“Sure. What’s up?”

The Drake kicked his feet until he shuffled around so his face was pointing at Erin. Still staring at the floorboards.

Erin squatted down as Octavia glanced up.

“You okay? Thanks for protecting the inn.”

“Hey, don’t worry. I’ll bill you at market price for all the potions I used, how about that?”

Erin hesitated, and Saliss grinned.

“I should. But I won’t. Don’t worry about it. What’s the word on Albez? Asking me what to do?”

He was perceptive. Erin Solstice sighed and sat cross-legged on the floor.

“Octavia, can I ask a favor? Saliss, you want food?”

He cracked an eye open, and the [Alchemist] nodded.

“Oh, of course! Can I get you…?”

“Give me one of those hot sandwiches with the things in it you had for breakfast.”

“A grilled pastrami on rye, Octavia. Can I get, um…fries? Calescent’s spicy fries.”

“Sure thing.”

Octavia hurried out, and Saliss glanced up.

“Not exactly subtle. So what do you want?”

Erin bit her lip.

“I…what do you think about the Albez thing?”

“Silver-ranks and Gold-ranks stealing from competitors to the north? I wouldn’t have been that stupid. Deni’s been retired for a while. First, he underestimated the most dangerous Goblin tribe in the north. Next, he forgot that adventurers are hungry and poor, and he’s an ass. Eldertuin’s solid, and Viecel’s crazy like me and Tessa—but a different kind. That answer your question?”

It did, a bit. Erin glanced over her shoulder.

“And Colth?”

Saliss’ eyes sharpened.

“Colth’s a real Named-rank in his prime. Not too old. Grew up with legends. You want to know why Mihaela Godfrey’s here? Because she’s retired. She’s still dangerous, grouchy, and competent—but if she was in her prime, she’d be running deliveries as a Courier and kicking [Generals] in the face. Colth’s not as good as she was—but he’s the best. Notice how his first instinct was to kill Facestealer?”

“Yours wasn’t?”

Saliss shrugged. He put his head back down.

“My potions are too weak. But he’s got a better handle on it. I’ll listen if he needs a favor. Next question?”

Erin sat there.

“…If I asked you for a favor, Saliss, a sorta big one that might get you in trouble. And me—how can I pay it off?”

“Been speaking to [Witches] lately? Or the old man?”

Saliss’ head rose, and his eyes glinted. He looked at Erin, and she showed him the wicker bird on her finger.

“Been cursed? Nevermind. Erin—we don’t do favors. Not us. Just give me something. Anything from your gardens—because I need it. But say it.”

That was why she liked him. And of all of the others, she trusted Saliss. More than Grimalkin. Frankly, more than almost anyone. She didn’t know why, only that she thought, despite his secrets—she knew Saliss.

“Okay. I’ll have as much help as I can get—what do you need?”

“Whatever those bastards stole from Albez. I can’t let them have it or Deni sell it.”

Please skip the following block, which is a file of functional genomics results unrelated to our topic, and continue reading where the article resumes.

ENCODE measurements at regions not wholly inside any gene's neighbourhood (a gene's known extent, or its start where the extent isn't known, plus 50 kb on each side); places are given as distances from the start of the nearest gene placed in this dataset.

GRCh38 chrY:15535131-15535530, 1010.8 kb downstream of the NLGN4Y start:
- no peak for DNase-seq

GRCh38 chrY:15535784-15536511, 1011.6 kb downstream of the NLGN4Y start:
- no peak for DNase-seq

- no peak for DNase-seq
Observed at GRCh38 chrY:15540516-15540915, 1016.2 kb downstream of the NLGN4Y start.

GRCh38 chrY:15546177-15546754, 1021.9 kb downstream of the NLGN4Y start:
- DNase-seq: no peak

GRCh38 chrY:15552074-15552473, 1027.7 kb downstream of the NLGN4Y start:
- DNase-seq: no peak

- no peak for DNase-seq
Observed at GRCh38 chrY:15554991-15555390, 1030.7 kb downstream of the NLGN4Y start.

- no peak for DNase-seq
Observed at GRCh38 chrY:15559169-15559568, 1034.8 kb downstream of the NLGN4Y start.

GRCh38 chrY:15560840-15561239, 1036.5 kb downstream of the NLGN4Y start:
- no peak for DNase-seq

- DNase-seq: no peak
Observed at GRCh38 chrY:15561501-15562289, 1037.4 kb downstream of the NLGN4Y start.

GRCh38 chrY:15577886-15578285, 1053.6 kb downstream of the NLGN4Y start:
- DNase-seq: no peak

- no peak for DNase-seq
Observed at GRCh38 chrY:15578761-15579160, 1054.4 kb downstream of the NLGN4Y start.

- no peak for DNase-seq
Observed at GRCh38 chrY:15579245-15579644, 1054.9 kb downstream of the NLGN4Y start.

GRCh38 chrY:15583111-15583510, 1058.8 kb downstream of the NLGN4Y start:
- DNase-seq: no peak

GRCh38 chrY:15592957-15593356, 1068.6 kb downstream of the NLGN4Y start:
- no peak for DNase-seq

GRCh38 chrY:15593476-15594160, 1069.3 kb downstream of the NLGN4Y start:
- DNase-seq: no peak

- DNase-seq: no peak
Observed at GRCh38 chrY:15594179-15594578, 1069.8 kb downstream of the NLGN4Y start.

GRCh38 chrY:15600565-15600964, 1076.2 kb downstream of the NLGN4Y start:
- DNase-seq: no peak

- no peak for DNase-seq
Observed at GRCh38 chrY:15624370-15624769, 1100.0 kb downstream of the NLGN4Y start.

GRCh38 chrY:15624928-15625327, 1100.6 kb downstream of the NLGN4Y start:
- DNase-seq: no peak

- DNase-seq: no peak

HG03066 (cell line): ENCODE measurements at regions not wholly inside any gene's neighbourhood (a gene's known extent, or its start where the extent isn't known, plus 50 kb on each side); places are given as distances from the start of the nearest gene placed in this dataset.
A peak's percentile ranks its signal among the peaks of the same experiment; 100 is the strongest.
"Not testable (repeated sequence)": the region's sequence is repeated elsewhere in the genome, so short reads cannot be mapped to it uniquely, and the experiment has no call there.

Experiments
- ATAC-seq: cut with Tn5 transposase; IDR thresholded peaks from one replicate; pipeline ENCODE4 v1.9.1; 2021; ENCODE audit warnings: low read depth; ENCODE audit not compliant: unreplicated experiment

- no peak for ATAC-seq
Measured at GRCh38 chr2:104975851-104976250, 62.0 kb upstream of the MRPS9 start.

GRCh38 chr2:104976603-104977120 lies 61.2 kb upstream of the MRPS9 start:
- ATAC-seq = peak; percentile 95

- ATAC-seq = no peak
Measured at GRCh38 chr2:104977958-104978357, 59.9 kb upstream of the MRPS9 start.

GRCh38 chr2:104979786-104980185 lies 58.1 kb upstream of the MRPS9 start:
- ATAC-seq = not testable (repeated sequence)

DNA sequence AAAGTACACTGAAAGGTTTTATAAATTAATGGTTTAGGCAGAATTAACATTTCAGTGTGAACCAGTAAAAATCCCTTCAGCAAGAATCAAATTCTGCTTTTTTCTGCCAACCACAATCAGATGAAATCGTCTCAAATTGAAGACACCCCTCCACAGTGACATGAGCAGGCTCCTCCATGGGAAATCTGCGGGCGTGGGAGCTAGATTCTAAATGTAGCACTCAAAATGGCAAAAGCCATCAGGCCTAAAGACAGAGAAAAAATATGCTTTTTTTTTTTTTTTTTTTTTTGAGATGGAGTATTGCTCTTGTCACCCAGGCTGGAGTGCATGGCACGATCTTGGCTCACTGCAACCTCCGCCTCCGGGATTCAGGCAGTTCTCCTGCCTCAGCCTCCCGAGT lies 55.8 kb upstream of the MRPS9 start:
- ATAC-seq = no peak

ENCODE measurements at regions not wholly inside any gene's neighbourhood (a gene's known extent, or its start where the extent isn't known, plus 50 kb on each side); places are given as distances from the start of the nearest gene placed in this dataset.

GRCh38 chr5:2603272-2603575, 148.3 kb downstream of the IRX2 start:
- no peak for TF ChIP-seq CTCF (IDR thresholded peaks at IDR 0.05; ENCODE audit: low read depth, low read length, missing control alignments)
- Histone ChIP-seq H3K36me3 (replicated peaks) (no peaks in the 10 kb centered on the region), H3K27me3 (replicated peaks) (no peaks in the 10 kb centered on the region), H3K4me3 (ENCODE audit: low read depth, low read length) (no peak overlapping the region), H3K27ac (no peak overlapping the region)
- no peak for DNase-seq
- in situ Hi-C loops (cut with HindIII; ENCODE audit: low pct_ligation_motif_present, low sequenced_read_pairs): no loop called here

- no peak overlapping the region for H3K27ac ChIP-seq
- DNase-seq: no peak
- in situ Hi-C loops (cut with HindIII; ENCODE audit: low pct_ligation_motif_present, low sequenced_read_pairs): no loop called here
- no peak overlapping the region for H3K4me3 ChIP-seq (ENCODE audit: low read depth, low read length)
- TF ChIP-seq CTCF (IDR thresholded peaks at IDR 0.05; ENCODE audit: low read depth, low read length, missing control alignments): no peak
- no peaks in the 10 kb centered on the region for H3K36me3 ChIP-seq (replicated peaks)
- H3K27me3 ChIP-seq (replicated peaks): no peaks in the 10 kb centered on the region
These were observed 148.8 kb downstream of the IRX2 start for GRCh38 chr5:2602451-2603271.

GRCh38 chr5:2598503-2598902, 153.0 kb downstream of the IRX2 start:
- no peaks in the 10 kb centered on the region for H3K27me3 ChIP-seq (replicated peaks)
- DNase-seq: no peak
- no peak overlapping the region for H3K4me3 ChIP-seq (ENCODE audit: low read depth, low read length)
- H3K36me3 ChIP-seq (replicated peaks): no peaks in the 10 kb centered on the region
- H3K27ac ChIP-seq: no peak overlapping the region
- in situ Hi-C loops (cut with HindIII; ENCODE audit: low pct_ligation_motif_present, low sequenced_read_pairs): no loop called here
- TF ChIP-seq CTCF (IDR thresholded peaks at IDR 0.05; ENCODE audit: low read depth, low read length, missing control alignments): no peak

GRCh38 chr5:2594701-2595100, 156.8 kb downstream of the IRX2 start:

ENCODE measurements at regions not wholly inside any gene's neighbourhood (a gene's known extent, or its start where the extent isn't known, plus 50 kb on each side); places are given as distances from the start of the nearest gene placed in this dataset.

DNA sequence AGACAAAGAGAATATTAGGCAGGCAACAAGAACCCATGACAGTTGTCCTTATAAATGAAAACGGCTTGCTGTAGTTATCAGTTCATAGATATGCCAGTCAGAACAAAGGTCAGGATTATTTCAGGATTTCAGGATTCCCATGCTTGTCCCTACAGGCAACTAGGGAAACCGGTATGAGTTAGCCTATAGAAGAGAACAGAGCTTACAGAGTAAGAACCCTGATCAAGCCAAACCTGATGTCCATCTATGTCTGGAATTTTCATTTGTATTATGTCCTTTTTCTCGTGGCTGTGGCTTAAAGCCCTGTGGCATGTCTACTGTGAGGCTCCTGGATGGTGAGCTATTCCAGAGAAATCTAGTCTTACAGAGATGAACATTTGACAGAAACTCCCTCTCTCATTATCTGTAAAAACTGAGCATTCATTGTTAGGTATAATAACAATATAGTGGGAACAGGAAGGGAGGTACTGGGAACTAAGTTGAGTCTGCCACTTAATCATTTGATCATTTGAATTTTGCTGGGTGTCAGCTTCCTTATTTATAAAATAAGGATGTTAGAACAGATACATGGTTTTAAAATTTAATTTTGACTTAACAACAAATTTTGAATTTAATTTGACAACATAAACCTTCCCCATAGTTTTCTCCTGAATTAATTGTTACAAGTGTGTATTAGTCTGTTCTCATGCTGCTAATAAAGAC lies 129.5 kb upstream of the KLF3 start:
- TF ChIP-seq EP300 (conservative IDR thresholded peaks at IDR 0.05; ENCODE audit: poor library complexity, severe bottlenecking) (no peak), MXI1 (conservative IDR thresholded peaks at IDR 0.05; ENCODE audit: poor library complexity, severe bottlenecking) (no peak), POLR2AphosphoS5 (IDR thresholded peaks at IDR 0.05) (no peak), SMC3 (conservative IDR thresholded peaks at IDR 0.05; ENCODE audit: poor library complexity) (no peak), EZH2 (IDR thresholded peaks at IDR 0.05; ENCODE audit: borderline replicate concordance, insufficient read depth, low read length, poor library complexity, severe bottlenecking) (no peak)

“Oh? Well—that actually works. Because I need you to go into Pallass and move my portal stone. Without being stopped by Sergeant Kel or Chaldion. Right now. And do it within about forty minutes.”

That was how much time she thought they had. Saliss’ head rose slowly, and his neck spines seemed to rise.

“And where would you like me to move it, Erin?”

She knew the spot.

“There’s a place a good ways outside Pallass. Where Pallass Hunting does its work. It’s in this nice glen—there would be pretty private. And you can hit the road not far from there. If…Pallass didn’t know it was there, anyone popping out’d be pretty far away. Then I need you to move it back to Pallass.”

Saliss stared at her. His lips moved soundlessly for a second.

“Right back on the 8th Floor?”


“In the checkpoint with Desk Sergeant Kel, the most friendly and relaxed of Drakes, and the Old Man’s lenient policies towards anyone who comes through on a whim?”

“Uh huh.”

“After placing it far outside Pallass’ walls?”

“Do I keep saying yes?”

Saliss just looked at Erin. Her stomach was twisting, but…she met his gaze. The Named-rank adventurer whistled.

“…How badly do you want them to level? What’s in those new lands?”

Erin bit her tongue. She didn’t answer, but Saliss swung himself up into a cross-legged position. He thought for a while.

“Deniusth might try to kill you. But let’s say we send those thieves straight into the new lands. How do you explain why you did what you did?”

Erin held out her hands and shrugged.

“Leave that to me. I’ll take all the responsibility, Saliss.”

“Humor me.”

Erin Solstice met Saliss’ eyes, and he saw her worried look turn into a colder look of—anger.

“Deniusth’s team—or he and the other Gold-ranks—killed six adventurers in cold blood. Even if they were thieves, I don’t trust him, and I don’t think that was the right call. And the rest? We need levels, Saliss. We need levels.”

It was the worst thing she’d ever done consciously. Far, far worse than plotting to destroy a Raskghar camp or…Saliss gave Erin a longer look, then nodded.

“Corn against Seamwalkers. Give me twenty minutes.”




Liska Coresh Silverfang had always thought Erin was sort of…boring. She knew Erin was the ‘crazy innkeeper’ who spat blood and caused trouble, but Erin hadn’t ever really impressed her in person.

She was fun-ish, and she was certainly nice and had powerful Skills, but she had always seemed to be, in Liska’s estimation of the world, sort of a law-abiding, boring person.

Much like Ishkr, her brother. This?

This was crazy. When Erin told Liska what she wanted to do and had Liska move to a series of rooms inside the inn, which Liska hadn’t known even existed, the Gnoll was alarmed.

“Wh—we’re really doing this, Miss Solstice?”

Erin was dumping items onto a table. She had a list of Lyonette’s prices, and she turned.

“Yep. Wailant! Where’s the rest of the food?”

Coming. This is crazy, Erin. I love it. It’s crazy—but that Violinist is going to kill you.”